Semester of Graduation

Fall 2020


Master of Science in Mechanical Engineering (MSME)

Document Type



In this study, multi-walled carbon nanotubes (MWCNT) nanocomposites were characterized and used as energy directors (EDs) in ultrasonic welding (USW) to test their viability as embedded sensors for structural health monitoring (SHM) and as heating elements for disassembly of thermoplastic composite joints. Three MWCNT loadings were used in this study to manufacture MWCNT/polypropylene (PP) nanocomposites, 15, 20, and 25 wt% while only one MWCNT loading was used to manufacture MWCNT/Nylon-6 (PA-6) nanocomposites, 15 wt%. The masterbatch pellets were compression molded into 0.06, 0.25, and 0.50 mm thick films for characterization and welding. For the purposes of using these MWCNT nanocomposites as EDs in USW for SHM and disassembly, the parameters that were investigated were the electrical conductivity, resistive heating performance, melting temperature, specific heat, storage modulus, loss modulus, and gauge factor. Electrical characterization showed that the quenched 15 wt% MWCNT/PA-6 nanocomposites had the lowest but most consistent conductivity while the air cooled MWCNT/PP nanocomposites showed less ohmic behavior and increasing conductivity with increasing MWCNT loadings. Resistive heating characterization showed that more conductive films could reach higher temperatures under similar voltages. Results from differential scanning calorimeter (DSC) analysis showed that the melting temperature and specific heat of the as received and post processed nanocomposites did not significantly vary with MWCNT loadings. The storage and loss moduli both increased with higher MWCNT loadings, until the loading reached 25 wt%, whereupon both moduli behaved more similarly to that of the pure polymer. Electrodes were taped to the steel grips of the dynamic mechanical analyzer (DMA) to measure the gauge factor (GF) of each xii nanocomposite in tension. After using the PP nanocomposites as EDs in USW, their GF was measured as the single lap specimens were pulled apart via tension. The GFs of the nanocomposites in the weld interface were approximately two orders of magnitude lower than the films in tension, indicating that the nanocomposite films in their current form are not yet suitable as strain sensors. However, the resistance signal of the nanocomposite films in the weld interface could detect damage.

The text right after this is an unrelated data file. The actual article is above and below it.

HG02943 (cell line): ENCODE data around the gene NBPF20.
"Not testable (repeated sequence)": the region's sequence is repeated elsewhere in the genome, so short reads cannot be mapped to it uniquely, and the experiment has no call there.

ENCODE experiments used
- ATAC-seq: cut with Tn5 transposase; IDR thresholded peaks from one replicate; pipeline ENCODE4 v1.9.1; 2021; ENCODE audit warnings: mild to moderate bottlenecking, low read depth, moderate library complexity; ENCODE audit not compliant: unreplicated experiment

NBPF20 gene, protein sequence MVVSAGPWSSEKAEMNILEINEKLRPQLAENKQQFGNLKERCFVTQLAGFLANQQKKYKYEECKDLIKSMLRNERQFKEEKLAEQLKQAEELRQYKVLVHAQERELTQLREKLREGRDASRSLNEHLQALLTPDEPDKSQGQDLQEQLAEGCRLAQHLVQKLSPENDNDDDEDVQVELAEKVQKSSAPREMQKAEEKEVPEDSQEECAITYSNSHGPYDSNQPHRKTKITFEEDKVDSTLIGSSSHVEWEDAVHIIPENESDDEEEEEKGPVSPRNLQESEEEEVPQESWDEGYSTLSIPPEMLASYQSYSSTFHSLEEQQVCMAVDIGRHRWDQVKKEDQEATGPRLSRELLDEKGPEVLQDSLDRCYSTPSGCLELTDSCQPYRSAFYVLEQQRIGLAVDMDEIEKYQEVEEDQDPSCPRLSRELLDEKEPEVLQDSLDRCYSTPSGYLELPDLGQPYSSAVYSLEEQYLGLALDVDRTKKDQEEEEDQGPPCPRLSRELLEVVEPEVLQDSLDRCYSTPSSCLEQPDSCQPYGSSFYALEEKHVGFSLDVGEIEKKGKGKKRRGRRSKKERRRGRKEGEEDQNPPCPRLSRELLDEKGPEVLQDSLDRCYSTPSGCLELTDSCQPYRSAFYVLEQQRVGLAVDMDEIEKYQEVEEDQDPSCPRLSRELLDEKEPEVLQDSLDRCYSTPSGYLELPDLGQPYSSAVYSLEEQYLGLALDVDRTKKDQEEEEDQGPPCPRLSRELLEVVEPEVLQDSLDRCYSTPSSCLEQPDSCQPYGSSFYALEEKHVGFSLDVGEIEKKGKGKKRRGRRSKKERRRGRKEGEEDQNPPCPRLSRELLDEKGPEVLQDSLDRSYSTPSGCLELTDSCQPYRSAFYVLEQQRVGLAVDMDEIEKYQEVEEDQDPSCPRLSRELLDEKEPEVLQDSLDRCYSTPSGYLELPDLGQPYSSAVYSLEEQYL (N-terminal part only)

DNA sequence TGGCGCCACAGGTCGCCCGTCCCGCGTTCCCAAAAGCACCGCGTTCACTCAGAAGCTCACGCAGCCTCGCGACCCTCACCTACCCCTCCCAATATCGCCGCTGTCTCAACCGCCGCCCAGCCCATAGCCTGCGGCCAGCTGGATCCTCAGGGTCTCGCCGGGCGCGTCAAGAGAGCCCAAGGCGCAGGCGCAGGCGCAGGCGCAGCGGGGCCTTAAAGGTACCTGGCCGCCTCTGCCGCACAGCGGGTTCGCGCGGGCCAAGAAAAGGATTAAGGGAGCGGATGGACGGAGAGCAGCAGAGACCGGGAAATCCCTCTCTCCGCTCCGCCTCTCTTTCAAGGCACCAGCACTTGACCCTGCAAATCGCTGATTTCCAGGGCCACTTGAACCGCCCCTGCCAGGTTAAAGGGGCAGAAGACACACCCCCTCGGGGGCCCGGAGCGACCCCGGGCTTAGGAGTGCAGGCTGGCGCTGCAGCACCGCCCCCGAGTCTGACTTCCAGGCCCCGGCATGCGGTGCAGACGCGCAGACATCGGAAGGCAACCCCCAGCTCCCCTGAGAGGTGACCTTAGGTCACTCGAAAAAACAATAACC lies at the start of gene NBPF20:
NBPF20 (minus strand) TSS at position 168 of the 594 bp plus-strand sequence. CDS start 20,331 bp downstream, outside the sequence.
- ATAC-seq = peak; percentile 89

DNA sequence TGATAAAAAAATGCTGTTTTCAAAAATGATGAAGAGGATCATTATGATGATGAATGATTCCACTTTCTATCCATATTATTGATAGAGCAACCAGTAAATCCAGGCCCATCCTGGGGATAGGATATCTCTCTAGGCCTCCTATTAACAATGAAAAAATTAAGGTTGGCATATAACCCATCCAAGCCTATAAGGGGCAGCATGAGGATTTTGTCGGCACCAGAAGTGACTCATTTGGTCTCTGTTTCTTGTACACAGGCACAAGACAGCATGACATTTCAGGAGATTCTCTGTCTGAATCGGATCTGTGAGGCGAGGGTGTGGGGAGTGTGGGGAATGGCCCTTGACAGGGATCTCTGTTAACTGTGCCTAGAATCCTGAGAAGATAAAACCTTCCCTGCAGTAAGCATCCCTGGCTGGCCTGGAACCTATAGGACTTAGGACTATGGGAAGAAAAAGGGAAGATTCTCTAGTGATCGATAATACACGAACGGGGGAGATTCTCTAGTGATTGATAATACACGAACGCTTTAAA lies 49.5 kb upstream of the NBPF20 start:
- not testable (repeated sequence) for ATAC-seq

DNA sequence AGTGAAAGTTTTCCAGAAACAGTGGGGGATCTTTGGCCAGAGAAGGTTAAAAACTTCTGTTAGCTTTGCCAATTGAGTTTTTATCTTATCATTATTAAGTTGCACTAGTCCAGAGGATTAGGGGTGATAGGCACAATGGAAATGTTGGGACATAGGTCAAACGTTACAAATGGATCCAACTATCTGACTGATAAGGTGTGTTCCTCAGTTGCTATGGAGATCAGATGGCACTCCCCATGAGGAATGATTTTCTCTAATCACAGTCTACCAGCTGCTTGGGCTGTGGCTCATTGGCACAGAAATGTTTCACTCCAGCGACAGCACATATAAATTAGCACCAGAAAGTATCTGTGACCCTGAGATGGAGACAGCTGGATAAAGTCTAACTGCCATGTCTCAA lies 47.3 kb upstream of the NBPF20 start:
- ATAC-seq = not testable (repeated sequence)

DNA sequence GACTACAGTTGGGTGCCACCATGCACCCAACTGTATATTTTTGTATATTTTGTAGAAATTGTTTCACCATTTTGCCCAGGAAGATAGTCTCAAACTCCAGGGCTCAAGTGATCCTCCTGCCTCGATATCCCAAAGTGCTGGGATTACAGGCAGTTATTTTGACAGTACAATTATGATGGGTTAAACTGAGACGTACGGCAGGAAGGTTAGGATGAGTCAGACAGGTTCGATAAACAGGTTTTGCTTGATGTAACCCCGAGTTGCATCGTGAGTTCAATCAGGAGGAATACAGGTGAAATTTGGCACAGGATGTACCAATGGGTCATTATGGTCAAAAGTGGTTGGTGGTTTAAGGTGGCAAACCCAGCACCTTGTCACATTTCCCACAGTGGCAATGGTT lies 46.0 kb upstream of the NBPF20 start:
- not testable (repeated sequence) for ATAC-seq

Committee Chair

Palardy, Genevieve